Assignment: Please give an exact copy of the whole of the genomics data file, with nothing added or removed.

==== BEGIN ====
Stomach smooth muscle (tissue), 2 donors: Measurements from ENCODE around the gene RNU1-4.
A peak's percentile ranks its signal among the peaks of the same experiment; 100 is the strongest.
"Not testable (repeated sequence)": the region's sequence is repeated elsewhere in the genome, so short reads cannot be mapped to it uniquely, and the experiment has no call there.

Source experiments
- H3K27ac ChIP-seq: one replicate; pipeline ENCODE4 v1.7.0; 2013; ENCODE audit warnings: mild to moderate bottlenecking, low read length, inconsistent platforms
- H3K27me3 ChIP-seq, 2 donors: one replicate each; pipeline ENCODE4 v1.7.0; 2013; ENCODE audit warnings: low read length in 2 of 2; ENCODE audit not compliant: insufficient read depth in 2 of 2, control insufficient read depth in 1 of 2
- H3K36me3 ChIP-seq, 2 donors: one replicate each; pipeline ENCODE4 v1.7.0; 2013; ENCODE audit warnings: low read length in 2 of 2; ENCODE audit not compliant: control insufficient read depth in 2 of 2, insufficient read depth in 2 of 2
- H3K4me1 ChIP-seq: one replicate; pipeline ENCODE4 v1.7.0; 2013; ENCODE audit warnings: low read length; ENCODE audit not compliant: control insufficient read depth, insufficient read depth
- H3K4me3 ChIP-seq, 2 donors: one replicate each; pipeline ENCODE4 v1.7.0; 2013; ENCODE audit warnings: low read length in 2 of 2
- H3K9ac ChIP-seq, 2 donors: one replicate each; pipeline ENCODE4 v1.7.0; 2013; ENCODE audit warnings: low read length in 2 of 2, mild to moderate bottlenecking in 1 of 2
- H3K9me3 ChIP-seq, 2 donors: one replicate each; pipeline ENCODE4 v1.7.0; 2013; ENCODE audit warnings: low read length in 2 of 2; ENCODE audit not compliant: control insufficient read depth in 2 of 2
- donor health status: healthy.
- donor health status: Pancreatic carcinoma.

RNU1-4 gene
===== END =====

Stomach smooth muscle (tissue), 2 donors: Measurements from ENCODE around the gene RNU1-4.
A peak's percentile ranks its signal among the peaks of the same experiment; 100 is the strongest.
"Not testable (repeated sequence)": the region's sequence is repeated elsewhere in the genome, so short reads cannot be mapped to it uniquely, and the experiment has no call there.

Source experiments
- H3K27ac ChIP-seq: one replicate; pipeline ENCODE4 v1.7.0; 2013; ENCODE audit warnings: mild to moderate bottlenecking, low read length, inconsistent platforms
- H3K27me3 ChIP-seq, 2 donors: one replicate each; pipeline ENCODE4 v1.7.0; 2013; ENCODE audit warnings: low read length in 2 of 2; ENCODE audit not compliant: insufficient read depth in 2 of 2, control insufficient read depth in 1 of 2
- H3K36me3 ChIP-seq, 2 donors: one replicate each; pipeline ENCODE4 v1.7.0; 2013; ENCODE audit warnings: low read length in 2 of 2; ENCODE audit not compliant: control insufficient read depth in 2 of 2, insufficient read depth in 2 of 2
- H3K4me1 ChIP-seq: one replicate; pipeline ENCODE4 v1.7.0; 2013; ENCODE audit warnings: low read length; ENCODE audit not compliant: control insufficient read depth, insufficient read depth
- H3K4me3 ChIP-seq, 2 donors: one replicate each; pipeline ENCODE4 v1.7.0; 2013; ENCODE audit warnings: low read length in 2 of 2
- H3K9ac ChIP-seq, 2 donors: one replicate each; pipeline ENCODE4 v1.7.0; 2013; ENCODE audit warnings: low read length in 2 of 2, mild to moderate bottlenecking in 1 of 2
- H3K9me3 ChIP-seq, 2 donors: one replicate each; pipeline ENCODE4 v1.7.0; 2013; ENCODE audit warnings: low read length in 2 of 2; ENCODE audit not compliant: control insufficient read depth in 2 of 2
- donor health status: healthy.
- donor health status: Pancreatic carcinoma.

RNU1-4 gene